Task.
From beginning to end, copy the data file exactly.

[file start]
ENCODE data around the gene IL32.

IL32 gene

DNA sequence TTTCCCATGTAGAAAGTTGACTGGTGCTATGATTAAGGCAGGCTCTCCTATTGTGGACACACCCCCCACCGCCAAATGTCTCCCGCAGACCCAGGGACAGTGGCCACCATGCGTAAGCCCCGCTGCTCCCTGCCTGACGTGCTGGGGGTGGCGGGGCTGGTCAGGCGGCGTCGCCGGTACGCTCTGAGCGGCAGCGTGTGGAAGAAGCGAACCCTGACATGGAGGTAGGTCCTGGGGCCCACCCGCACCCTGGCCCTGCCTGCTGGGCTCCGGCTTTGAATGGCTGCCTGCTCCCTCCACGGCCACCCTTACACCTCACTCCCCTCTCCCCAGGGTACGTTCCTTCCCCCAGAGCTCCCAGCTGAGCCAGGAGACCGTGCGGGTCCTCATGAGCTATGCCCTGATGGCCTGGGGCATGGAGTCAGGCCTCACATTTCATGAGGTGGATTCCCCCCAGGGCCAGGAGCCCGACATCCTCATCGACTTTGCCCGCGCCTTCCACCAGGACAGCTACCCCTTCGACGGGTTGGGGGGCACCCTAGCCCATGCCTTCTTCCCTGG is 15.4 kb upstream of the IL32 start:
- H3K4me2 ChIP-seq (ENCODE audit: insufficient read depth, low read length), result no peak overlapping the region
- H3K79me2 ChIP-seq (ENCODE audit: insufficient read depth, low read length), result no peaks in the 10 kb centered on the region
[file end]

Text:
ENCODE data around the gene IL32.

IL32 gene

DNA sequence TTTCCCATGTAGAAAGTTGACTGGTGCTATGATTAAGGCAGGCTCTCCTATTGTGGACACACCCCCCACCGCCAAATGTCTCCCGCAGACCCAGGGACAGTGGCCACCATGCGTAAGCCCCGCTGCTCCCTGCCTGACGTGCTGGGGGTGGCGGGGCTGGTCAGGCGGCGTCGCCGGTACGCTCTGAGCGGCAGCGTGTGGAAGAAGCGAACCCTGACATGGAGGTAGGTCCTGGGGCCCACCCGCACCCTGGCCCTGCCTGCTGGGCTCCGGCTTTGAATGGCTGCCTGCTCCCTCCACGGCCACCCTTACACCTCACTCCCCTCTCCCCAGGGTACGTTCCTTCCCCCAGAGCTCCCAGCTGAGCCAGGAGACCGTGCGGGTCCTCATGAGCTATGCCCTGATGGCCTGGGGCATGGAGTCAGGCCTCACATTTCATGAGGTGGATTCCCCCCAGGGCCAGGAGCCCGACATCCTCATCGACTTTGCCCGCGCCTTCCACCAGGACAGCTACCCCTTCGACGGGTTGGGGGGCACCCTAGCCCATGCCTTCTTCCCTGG is 15.4 kb upstream of the IL32 start:
- H3K4me2 ChIP-seq (ENCODE audit: insufficient read depth, low read length), result no peak overlapping the region
- H3K79me2 ChIP-seq (ENCODE audit: insufficient read depth, low read length), result no peaks in the 10 kb centered on the region